Text: I am a Strange Loop, Chloé Wolifson
I am a Strange Loop sees Davidson interrogate the photographic self-portrait through a series of different but related techniques. In the pigment print A Solely Internal Affair fingers have pushed and scraped at the near-illegible photograph’s tissue-like skin, clawing to reach beneath the surface. In the work Death as a Companion to Living from the same suite, black tears in the tissue’s topographic folds appear like creatures migrating across a landscape. In Advance of Not Knowing finds the skin of Davidson himself more visible however it is scratched and smudged with random and violent marks, which appear simultaneously on the image’s surface and on the skin itself.
Davidson is testing the waters of abstraction, using self-portraiture as his launch point. The photographs Unavoidable Matter and Incompleteness Theorem are both formed from black, blank images that were taken of the artist. Davidson’s image, while present in the taking of the image, has not been impressed upon the camera’s lens. In its place, the skin of the original photos have been manipulated to create effects of craquelure, striations and waves which give way to gaping black holes. They are simultaneously cellular and astronomical, a lake beyond a cave and the pupil of an eye.
The exhibition takes its title from Douglas Hofstadter’s exploration of how animate selfhood can emerge from inanimate matter. The mirror is an apt symbol of this ‘strange loop’, an artificial medium reflecting the self we have invented, defined and come to believe as true. The mirror sculptures Association Organ and Anticipation Machine reflect disrupted images of the viewer within forms based on the scale of the artist’s own body. The ascending hexagons of Anticipation Machine recall the spiral shape of DNA – an arguably truer form of self-portrait than our own reflection. Segmenting the viewer’s body into parts it forces us to consider ourselves not as an uninterrupted whole, but as pieces within the broader context of our surroundings: in this case Davidson’s installation. We are now consciously amongst the artist’s self-portraits, whose abstractness, fluidity and voids provide space in which to place ourselves and consider our own sense of perception in place of Davidson’s body.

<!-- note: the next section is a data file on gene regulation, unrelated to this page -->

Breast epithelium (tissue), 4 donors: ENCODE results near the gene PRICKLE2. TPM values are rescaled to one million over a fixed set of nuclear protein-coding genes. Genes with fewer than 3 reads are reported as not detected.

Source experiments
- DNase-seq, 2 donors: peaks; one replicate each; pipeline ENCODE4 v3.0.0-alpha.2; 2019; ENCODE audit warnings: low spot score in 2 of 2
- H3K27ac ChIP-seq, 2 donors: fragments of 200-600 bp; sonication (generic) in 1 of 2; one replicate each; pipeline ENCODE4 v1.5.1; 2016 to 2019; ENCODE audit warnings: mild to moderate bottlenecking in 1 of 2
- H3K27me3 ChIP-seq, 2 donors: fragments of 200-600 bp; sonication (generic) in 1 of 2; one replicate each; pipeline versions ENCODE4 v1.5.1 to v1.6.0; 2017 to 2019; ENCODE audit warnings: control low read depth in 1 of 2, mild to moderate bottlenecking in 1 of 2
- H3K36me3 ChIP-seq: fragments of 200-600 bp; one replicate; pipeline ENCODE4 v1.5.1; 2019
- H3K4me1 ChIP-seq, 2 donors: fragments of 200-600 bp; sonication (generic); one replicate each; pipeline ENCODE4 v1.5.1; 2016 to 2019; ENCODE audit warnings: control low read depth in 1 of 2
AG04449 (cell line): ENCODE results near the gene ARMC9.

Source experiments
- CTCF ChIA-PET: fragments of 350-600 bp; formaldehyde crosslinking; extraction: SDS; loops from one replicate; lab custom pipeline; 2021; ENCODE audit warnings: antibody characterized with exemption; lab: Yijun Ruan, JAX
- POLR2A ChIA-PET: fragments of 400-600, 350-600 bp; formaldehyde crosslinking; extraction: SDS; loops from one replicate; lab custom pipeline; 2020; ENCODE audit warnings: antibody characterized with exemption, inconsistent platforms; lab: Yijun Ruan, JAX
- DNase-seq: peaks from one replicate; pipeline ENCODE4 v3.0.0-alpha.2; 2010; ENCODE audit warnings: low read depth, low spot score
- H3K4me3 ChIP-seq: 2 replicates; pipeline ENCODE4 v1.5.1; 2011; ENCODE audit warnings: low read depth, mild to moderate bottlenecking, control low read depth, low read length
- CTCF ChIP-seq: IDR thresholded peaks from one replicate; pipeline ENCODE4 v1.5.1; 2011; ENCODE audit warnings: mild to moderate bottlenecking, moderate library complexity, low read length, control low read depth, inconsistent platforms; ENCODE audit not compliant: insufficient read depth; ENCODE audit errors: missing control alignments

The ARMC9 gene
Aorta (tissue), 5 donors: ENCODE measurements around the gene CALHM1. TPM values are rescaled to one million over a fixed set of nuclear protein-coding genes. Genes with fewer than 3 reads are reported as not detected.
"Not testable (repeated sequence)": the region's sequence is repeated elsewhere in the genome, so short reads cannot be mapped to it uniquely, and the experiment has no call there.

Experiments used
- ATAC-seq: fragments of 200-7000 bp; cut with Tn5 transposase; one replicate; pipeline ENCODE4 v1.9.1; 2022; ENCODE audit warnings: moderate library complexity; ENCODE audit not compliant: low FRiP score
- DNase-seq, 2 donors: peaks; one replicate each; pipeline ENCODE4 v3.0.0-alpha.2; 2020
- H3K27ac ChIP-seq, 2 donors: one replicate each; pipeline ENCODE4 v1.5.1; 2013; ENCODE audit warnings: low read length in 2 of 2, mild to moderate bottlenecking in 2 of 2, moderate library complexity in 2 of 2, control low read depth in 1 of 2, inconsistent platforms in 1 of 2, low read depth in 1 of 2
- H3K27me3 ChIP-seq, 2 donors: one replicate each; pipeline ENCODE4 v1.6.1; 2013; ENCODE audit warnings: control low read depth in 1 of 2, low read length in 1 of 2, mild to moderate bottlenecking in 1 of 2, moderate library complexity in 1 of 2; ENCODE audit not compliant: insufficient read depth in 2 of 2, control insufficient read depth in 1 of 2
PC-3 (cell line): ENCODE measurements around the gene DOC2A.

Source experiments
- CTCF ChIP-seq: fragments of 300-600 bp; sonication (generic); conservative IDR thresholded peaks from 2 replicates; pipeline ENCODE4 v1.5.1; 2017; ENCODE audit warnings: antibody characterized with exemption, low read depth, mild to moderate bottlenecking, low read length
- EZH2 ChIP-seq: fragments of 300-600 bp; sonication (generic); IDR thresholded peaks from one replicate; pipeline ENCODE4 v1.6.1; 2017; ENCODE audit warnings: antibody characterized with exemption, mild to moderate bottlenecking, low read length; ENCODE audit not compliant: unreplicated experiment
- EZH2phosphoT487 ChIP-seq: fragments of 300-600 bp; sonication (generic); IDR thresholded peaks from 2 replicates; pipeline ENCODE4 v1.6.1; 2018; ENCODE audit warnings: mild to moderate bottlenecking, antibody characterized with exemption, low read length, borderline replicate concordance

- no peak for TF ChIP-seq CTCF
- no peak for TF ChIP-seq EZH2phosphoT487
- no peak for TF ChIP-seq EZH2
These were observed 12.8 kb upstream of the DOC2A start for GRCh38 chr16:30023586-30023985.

“In the end, we are self-perceiving, self-inventing, locked-in mirages that are little miracles of self-reference,” Hofstadter wrote in 2007. A decade on, in a world where the camera’s lens is turned inward as often as outward; an era of selfie-specific cosmetics; where the way we view ourselves is moderated, filtered, dictated and defined by digital images, Davidson is undertaking an experiment in stripping back all image, colour and form extraneous to the viewing experience in order to activate a deeper consideration of self-perception. “I don’t know how to create something that’s not me,” the artist says. “The work is a truer self-portrait than the way I speak, or dress.” However in creating these essential self-portraits, Davidson allows the works to hold far-reaching subject-hood, questioning photography, perception and identity.